Why Concrete Roads Remain Better Option For Niger Delta Roads

RECENTLY, Delta State Government awarded and commenced the construction of concrete roads projects in the riverine communities.
The construction of these ongoing concrete roads projects at Obitobo-Ehlo/Ajiaokurogbo-Oruru Road in Warri South-West Local Government Area, Okerenkoko and King Palace Road in Gbaraamatu Kingdom and others does not only stems from the love lost the government has for the riverine communities, but to ensure for the longevity of the projects despite the high financial and time implication.
The state government plunged into the projects with zeal in spite of the current difficult times, especially at the advent of socio-economic stress.
Recently, the Deputy Governor, Barr. Kingsely Otuaro inspected the phase one and phase two axial road project at Okerenkoko at Gbaramatu kingdom, to ensure the effective realization of the project, especially for specification, prudency and time.
The use of concrete road in the state therefore becomes inevitable due its poor natural swampy soil.
Delta State Government has since introduced the use of concrete roads, especially, during Dr. Emmanuel Uduaghan and Dr. Senator Ifeanyi Okowa administrations. The750-metre Tanker Park Access Road, Ekpan, Uvwie Local Government Area to make the 300 capacity tanker park accessible was one of such projects.
In Ojobo, a costal river line area in Burutu Local Government Area, the state government embarked on the construction of over two kilometre concrete road project, The 2.450 km road and drain project ran across Salmon Street, Morokoro Street, Aya-Ojobo Street and others.
As the call for the use of concrete road or cement as alternative and better option to asphalt road intensifies across the nation by many Nigerians and institutions, one of the callers for the use of concrete road was Mr. Mike Onolememen, the Nigerian former Minister of Works, during President Good luck Jonathan administration. The minister disclosed the Federal Government optimism, earlier in 2015 to introduce the construction of roads using cement and concrete.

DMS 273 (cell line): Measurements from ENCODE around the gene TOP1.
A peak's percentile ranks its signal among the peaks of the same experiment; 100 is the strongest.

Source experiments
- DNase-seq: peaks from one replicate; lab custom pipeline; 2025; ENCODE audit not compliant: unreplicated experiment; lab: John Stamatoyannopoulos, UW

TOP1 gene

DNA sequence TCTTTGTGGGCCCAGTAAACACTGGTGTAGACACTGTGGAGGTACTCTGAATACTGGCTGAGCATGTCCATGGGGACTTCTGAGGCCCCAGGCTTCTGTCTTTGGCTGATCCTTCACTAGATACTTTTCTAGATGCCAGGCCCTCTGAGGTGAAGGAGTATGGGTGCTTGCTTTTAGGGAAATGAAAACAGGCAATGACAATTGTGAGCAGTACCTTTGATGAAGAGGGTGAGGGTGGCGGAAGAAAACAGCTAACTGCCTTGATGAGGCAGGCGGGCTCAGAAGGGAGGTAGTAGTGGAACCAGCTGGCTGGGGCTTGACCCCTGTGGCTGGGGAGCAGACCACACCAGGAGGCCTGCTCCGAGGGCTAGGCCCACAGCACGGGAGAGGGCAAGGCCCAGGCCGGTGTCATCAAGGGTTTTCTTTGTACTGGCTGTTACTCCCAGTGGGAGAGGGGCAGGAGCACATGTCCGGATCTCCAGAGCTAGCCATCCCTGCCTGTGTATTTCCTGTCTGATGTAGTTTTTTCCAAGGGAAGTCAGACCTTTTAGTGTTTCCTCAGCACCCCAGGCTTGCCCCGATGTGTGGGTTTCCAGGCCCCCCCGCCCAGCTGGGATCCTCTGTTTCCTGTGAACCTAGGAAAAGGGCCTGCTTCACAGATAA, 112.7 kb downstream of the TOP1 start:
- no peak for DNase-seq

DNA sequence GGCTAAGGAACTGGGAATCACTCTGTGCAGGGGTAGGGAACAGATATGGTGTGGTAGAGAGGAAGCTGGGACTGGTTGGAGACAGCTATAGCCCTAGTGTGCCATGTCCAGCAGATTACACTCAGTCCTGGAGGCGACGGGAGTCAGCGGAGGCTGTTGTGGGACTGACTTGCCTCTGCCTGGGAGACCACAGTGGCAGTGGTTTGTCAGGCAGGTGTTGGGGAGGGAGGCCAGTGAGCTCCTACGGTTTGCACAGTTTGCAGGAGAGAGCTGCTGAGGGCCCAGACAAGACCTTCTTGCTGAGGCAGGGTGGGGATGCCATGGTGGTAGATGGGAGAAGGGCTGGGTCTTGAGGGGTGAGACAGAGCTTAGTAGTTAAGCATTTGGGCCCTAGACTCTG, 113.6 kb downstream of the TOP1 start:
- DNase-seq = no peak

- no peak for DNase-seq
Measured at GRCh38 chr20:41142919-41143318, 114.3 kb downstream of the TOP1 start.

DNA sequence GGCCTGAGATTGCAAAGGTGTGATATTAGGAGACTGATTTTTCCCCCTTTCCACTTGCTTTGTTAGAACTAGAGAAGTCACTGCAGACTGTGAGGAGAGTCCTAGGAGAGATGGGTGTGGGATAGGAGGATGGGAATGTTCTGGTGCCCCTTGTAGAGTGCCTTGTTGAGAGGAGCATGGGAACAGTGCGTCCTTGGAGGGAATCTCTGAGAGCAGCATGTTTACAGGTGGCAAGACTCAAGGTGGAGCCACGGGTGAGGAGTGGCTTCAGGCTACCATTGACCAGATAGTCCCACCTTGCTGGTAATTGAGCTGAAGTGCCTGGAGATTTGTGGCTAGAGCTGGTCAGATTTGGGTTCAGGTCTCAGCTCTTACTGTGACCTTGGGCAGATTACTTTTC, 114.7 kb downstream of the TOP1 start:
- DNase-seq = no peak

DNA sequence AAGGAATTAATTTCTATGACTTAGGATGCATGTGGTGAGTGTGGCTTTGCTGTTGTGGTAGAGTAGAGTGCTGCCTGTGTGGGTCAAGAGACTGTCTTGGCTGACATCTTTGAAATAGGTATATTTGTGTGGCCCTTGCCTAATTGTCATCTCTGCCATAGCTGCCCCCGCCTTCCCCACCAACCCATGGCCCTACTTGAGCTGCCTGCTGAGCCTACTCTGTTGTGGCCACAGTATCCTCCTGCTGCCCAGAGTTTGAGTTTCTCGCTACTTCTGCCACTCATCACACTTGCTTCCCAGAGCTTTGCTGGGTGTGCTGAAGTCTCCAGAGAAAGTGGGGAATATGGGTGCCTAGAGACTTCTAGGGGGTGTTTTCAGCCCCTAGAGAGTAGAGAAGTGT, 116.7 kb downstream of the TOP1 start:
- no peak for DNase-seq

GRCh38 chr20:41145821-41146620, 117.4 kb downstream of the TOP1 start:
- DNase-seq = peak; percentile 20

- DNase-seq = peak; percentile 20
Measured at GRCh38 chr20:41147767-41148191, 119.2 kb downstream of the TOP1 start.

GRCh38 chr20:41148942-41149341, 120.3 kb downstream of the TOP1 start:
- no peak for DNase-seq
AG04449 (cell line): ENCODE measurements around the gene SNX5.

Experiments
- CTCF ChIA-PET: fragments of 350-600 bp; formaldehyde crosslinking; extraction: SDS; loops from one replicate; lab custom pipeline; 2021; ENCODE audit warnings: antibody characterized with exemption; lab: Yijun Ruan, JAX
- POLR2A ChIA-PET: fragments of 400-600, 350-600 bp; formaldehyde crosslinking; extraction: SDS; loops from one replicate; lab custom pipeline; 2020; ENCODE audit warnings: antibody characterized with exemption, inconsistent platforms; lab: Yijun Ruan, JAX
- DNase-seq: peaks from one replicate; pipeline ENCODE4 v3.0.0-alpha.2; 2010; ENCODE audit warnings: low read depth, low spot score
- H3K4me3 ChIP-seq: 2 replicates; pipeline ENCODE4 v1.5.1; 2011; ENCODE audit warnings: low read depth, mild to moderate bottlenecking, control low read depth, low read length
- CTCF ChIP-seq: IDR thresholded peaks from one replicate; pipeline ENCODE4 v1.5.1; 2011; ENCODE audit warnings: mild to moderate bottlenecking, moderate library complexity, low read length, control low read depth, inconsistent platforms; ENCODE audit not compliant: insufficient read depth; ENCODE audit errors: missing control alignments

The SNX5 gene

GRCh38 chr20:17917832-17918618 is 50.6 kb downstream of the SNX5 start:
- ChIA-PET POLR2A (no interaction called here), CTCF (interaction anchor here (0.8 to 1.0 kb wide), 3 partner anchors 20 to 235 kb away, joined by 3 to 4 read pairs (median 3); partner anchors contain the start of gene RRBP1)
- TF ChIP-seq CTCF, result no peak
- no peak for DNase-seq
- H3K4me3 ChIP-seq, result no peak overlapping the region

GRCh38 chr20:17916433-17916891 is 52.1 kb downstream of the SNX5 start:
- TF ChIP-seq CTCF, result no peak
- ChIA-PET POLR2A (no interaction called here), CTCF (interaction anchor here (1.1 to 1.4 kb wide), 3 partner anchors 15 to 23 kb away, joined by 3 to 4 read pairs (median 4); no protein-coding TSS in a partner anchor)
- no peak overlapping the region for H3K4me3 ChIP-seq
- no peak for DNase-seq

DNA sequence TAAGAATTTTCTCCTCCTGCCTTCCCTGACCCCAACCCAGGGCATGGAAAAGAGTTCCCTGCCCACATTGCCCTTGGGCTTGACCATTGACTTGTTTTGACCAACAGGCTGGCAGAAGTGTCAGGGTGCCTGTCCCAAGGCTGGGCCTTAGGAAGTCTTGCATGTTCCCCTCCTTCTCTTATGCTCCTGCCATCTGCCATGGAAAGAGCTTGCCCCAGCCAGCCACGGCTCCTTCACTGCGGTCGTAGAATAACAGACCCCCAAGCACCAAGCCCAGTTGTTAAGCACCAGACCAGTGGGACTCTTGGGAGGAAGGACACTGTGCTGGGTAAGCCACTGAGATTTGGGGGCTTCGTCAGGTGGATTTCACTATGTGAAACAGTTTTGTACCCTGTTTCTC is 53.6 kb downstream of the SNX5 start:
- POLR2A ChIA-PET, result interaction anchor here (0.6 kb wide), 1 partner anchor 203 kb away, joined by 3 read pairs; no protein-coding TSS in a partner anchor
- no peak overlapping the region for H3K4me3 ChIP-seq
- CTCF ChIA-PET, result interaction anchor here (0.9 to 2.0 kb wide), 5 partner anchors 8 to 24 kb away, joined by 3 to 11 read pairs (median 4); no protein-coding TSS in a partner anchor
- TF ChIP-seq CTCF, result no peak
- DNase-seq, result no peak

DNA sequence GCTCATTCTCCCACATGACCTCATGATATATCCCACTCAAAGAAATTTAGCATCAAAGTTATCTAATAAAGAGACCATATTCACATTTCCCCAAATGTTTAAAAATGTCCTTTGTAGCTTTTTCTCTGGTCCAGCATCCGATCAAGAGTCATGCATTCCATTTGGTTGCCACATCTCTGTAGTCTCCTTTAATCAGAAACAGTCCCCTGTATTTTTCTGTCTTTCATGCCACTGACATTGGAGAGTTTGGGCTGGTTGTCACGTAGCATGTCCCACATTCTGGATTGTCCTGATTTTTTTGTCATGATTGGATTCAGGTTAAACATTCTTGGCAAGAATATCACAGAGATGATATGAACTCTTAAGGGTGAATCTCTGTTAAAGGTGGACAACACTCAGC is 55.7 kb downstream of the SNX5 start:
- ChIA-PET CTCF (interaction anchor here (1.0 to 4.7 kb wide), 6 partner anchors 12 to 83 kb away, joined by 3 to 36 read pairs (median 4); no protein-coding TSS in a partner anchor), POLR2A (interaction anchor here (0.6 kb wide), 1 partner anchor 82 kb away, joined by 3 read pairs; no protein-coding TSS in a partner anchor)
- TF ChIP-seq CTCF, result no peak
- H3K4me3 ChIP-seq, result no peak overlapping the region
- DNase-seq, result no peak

The current Minister of Science and Technology, Dr Ogbonnaya Onu, also recently disclosed that research is ongoing to produce cement for road construction in the country.
Dr. Onu who dropped the hint at the Forum of News Agency of Nigeria (NAN) in Abuja noted that, production of indigenous cement for road becomes necessary due to the way some asphalt built roads get damaged, causing hardship to road users. His words, “we’ve asked Nigerian Building and Road Research Institute (NIBRRI), to commence research in concrete because we have seen that using asphalt on our roads has not been much enduring.”
One of the industrialists who also bared his mind on the use of cement as a better option to asphalt materials was the Nigerian business mogul and cement producer, Alhaji Aliko Dangote, the Nigerian business mogul and cement producer, asserted that for the nation to achieve its long-desired infrastructural development goals, the country must embrace the use of concrete for road.
According to him, concrete roads are 25 per cent cheaper to execute, adding that cement raw materials are readily available while asphalt is imported into the country, saying that the maintenance cost of cement roads is near zero.
For effective and efficient introduction of the concrete roads for the socio-economic emancipation, growth and development, especially for easy evacuation of agricultural produces and solid minerals, the Federal Government has commissioned consultants for the execution of two concrete projects the Kachia-Baro road to connect the Federal Capital Territory to Baro Port in Niger and the Ikorodu-Sagamu Road in Lagos state.
Today, US Cement and concrete played a major role in the construction of the United States Interstate Highway System during the past 60 years. The national focus has shifted from building new highways to maintaining and repairing the existing highway network. Recent advances in concrete technology enable highway contractors to rehabilitate the nation’s highway system to extend its useful life with minimal disruption of traffic.
According to the US Federal Highway Administration (FHWA), about 60 per cent of the US interstate system is concrete, especially in urban areas where heavy traffic loads are anticipated. Concrete was selected, in part, because of its durability—can support heavy loads, such as truck traffic, with less deformation than asphalt.

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